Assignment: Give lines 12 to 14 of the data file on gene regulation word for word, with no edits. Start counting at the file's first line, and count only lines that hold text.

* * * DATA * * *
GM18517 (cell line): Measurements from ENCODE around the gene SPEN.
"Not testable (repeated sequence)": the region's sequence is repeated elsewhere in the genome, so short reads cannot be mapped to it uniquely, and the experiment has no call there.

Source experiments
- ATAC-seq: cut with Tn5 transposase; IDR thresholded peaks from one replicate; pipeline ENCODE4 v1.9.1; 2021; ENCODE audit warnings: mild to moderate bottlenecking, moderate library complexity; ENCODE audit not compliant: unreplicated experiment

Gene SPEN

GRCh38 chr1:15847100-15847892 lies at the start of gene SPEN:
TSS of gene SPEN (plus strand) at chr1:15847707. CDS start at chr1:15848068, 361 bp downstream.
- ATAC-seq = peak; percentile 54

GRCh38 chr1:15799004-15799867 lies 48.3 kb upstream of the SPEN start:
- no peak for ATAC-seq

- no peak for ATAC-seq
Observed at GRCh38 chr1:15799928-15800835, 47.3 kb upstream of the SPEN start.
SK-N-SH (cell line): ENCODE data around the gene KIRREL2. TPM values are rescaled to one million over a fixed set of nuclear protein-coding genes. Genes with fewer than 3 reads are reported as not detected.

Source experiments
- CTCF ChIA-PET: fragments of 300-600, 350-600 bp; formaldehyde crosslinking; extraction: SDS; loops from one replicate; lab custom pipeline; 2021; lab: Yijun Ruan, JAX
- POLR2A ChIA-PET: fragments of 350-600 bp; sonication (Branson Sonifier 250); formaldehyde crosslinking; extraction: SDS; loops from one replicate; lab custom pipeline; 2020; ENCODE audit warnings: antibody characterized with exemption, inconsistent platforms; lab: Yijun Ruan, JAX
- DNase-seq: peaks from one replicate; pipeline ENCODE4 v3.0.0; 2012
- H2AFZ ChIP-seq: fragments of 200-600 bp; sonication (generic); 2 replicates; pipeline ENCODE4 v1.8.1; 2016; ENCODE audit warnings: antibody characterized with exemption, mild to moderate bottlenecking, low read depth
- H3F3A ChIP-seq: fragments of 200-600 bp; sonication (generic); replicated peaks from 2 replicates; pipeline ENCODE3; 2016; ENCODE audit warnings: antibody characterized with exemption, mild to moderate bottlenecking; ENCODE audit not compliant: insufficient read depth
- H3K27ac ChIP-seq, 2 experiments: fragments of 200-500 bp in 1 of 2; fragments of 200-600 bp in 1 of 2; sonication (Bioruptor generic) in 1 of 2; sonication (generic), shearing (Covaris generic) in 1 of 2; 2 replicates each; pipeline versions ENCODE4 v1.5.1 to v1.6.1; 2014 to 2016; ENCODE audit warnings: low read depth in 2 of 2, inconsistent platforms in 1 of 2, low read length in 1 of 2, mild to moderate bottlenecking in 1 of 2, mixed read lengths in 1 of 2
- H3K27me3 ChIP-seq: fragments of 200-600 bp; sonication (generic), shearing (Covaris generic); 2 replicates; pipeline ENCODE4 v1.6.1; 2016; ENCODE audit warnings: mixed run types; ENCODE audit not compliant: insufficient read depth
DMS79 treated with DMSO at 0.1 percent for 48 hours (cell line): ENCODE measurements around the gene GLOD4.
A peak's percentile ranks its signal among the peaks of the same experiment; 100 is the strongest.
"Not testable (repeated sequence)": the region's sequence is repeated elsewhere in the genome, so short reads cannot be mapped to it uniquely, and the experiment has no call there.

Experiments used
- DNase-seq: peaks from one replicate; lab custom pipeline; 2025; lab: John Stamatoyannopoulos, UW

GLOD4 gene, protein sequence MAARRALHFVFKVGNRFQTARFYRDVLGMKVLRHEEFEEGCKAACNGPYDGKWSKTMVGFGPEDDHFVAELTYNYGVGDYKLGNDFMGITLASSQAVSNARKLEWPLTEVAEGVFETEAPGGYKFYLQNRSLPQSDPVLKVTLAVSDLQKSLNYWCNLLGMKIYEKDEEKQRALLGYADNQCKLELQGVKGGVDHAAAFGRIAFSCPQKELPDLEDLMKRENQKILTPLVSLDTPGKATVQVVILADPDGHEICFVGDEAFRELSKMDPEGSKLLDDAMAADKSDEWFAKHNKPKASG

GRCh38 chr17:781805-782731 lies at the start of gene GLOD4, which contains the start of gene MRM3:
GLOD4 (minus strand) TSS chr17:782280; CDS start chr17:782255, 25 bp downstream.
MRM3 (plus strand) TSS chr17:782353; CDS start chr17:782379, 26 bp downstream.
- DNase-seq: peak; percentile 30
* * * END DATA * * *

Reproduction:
Observed at GRCh38 chr1:15799928-15800835, 47.3 kb upstream of the SPEN start.
SK-N-SH (cell line): ENCODE data around the gene KIRREL2. TPM values are rescaled to one million over a fixed set of nuclear protein-coding genes. Genes with fewer than 3 reads are reported as not detected.

Source experiments